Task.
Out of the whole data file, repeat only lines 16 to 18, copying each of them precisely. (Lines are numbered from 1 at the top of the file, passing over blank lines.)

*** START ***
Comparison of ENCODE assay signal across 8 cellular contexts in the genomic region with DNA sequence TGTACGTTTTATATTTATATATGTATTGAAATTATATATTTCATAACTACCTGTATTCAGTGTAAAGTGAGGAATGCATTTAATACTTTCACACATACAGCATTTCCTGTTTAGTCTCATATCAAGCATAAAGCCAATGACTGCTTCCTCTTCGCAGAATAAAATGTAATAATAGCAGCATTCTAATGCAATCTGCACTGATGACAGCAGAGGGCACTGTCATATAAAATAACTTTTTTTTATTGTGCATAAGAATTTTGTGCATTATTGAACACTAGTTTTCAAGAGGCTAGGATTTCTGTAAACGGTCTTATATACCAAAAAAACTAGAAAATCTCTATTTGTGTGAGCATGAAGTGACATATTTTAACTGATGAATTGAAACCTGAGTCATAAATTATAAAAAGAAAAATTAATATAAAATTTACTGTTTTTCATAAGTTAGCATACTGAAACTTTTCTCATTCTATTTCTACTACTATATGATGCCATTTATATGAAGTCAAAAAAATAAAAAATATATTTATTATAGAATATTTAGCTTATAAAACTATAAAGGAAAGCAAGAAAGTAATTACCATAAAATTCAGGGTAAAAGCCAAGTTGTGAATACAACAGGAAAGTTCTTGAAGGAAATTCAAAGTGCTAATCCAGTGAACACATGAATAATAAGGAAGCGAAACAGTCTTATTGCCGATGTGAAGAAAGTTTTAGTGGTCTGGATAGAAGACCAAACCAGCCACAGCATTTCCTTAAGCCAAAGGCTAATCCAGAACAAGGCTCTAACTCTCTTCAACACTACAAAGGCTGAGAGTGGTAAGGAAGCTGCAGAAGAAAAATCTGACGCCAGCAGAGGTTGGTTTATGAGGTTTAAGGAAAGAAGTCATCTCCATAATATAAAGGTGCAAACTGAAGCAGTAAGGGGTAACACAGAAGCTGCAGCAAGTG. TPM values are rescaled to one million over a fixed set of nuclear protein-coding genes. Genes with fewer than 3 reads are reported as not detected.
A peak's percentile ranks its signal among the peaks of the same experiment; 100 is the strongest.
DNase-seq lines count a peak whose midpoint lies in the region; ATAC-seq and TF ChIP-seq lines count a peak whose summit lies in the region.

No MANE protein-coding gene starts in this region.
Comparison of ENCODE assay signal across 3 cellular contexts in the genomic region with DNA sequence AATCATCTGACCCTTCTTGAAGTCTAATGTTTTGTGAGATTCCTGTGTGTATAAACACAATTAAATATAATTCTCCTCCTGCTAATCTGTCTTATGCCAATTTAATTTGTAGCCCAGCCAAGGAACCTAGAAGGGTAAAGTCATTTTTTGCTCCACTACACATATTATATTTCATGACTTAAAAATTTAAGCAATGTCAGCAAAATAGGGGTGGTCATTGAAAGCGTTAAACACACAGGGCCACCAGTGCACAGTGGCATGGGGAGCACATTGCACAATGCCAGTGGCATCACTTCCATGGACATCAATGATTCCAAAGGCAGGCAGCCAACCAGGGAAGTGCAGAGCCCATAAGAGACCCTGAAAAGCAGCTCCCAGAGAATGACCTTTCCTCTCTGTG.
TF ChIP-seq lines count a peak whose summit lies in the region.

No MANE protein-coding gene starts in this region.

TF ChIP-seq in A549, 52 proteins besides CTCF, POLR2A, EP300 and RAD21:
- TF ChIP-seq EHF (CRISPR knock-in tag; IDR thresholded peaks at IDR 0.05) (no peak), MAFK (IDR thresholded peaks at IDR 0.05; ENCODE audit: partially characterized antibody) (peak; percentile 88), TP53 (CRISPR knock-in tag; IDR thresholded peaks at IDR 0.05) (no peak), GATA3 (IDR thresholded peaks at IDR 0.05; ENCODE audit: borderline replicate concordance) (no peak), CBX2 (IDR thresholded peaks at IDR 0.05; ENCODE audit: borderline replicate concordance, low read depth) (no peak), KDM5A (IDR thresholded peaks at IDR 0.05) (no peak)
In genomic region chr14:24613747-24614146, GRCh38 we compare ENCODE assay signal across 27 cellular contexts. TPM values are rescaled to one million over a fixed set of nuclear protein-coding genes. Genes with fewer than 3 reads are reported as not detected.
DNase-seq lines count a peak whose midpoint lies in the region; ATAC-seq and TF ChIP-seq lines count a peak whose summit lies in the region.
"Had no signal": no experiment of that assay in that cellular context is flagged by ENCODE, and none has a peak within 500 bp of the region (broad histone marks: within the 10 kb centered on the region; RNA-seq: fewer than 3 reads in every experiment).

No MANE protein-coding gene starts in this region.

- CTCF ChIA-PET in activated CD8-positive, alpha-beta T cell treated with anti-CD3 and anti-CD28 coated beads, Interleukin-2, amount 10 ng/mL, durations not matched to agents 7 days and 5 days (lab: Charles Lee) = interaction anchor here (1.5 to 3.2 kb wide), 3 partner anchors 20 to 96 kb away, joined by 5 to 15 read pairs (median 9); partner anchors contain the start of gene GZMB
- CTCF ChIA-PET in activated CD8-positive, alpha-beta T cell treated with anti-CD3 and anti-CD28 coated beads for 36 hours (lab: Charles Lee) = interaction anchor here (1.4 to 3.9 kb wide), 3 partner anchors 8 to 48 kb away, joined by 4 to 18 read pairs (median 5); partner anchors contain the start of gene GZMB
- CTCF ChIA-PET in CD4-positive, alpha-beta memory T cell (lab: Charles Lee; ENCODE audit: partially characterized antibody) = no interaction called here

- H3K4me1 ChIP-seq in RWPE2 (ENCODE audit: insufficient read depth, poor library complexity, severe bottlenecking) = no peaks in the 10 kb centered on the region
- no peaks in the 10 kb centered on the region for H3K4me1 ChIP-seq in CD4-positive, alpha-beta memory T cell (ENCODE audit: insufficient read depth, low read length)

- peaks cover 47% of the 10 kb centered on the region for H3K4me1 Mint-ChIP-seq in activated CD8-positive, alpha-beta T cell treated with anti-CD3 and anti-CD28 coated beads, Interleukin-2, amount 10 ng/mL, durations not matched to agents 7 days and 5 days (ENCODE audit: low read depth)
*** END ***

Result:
- CTCF ChIA-PET in CD4-positive, alpha-beta memory T cell (lab: Charles Lee; ENCODE audit: partially characterized antibody) = no interaction called here

- H3K4me1 ChIP-seq in RWPE2 (ENCODE audit: insufficient read depth, poor library complexity, severe bottlenecking) = no peaks in the 10 kb centered on the region
- no peaks in the 10 kb centered on the region for H3K4me1 ChIP-seq in CD4-positive, alpha-beta memory T cell (ENCODE audit: insufficient read depth, low read length)